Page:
The Grinch and Gehazi

September 24, 2021 –

I was thinking about the story of how the Grinch stole Christmas from the Who’s that live in Whoville. Grinch, a grumpy, cave-dwelling creature who was fed up with the holiday spirit and the celebratory Whos, stole the warm-hearted Whos’ presents and their holiday decorations one Christmas season. He took what wasn’t his.

Gehazi was a servant of the prophet Elisha and witnessed the healing of Naaman, commander of the army, for the king of Aram, who had leprosy.

After his healing Naaman, offered Elisha a gift, which Elisha refused to accept. Naaman departed for Syria, but Elisha’s servant Gehazi ran after him and told a lie to get Naaman’s gift for himself. In his lie, Gehazi invoked his master’s name, making it appear as if Elisha wanted the gift after all: “My master sent me to say, ‘Two young men from the company of the prophets have just come to me from the hill country of Ephraim. Please give them a talent of silver and two sets of clothing” (2 Kings 5: 22). Naaman was glad to comply—he was happy to give something out of gratitude for his healing.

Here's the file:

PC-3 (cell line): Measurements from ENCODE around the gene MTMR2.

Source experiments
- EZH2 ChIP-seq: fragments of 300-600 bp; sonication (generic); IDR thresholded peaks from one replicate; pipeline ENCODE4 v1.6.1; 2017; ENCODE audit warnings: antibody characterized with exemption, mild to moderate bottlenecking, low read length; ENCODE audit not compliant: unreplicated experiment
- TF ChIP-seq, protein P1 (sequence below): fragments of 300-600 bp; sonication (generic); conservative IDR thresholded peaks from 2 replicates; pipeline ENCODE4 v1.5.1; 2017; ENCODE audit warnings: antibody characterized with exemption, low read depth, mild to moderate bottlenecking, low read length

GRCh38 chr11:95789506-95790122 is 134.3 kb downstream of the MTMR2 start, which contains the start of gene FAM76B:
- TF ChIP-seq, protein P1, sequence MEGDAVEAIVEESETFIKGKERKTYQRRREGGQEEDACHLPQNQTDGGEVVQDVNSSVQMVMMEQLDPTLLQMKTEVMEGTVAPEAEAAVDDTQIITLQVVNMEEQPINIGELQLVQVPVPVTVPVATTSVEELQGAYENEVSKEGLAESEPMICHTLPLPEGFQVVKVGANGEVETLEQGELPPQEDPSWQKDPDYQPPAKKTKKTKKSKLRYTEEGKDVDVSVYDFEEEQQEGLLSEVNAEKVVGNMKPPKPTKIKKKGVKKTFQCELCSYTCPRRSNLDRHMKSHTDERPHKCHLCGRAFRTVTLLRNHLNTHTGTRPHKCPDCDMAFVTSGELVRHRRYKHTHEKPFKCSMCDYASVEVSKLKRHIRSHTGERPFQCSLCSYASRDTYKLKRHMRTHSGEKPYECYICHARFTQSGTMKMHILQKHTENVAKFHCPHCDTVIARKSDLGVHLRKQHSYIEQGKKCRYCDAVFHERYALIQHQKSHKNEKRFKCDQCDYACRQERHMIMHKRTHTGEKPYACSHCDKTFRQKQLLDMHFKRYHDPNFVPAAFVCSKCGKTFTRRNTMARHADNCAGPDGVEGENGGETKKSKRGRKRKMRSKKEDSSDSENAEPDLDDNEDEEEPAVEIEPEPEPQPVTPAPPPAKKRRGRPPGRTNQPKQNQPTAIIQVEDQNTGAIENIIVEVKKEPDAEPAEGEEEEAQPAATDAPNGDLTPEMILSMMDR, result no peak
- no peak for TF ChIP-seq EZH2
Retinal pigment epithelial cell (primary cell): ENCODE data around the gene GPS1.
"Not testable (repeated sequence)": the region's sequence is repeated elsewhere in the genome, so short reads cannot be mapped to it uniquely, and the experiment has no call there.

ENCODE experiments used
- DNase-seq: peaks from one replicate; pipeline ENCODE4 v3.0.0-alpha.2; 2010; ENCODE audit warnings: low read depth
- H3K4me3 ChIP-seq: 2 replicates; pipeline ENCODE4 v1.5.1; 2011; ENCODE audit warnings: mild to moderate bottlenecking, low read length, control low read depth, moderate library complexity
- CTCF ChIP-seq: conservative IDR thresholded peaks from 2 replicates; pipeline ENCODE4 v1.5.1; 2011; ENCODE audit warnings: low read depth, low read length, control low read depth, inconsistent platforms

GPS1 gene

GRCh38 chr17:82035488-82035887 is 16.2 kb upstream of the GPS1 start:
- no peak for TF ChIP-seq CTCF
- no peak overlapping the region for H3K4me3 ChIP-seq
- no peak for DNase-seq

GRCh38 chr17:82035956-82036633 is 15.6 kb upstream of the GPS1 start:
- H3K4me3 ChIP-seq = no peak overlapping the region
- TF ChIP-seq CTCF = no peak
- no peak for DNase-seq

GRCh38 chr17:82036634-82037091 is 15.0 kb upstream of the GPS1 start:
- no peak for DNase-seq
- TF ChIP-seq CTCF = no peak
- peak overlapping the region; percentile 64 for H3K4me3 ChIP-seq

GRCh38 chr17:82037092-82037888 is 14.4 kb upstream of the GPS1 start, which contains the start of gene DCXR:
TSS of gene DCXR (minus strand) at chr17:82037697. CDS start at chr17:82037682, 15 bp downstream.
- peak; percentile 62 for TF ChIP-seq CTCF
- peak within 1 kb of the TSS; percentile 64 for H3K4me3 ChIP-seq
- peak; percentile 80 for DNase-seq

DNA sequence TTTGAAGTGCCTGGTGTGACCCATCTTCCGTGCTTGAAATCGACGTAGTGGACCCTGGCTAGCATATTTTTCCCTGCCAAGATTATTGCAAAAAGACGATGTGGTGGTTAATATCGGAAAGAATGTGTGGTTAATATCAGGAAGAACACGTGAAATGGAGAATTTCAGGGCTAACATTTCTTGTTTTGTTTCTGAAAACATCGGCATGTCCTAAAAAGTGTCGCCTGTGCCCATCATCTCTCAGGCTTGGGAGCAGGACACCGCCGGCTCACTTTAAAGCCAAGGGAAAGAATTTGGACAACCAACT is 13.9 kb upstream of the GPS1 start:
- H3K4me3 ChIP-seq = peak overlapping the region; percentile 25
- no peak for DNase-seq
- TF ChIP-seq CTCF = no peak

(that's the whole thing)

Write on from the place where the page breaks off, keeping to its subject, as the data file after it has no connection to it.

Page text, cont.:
Gehazi went home with the silver and the garments, which he hid. Later, when Gehazi came before Elisha, he lied again in response to Elisha’s direct question as to where he had been (verse 25). It soon became apparent that Elisha knew the truth, it having been revealed to him by God: “Was not my spirit with you when the man got down from his chariot to meet you?” (Verse 26). Then came Gehazi’s punishment: “Naaman’s leprosy will cling to you and to your descendants forever” (verse 27). (2 Kings 5)

Both stories—one fictional, the other true — deliver a message.

Greed caused Gehazi to lie to Elisha, and because he did not repent, so the prophet cursed him that the leprosy of Naaman would cleave to him and his descendants forever.

Greed caused the Grinch to steal the Christmas presents, but he repented and returned what he had stolen, bringing cheer to the Whos.

Many disgruntled people, fueled by greed, have stolen something—even if it was in their minds. If it is not yours, return it.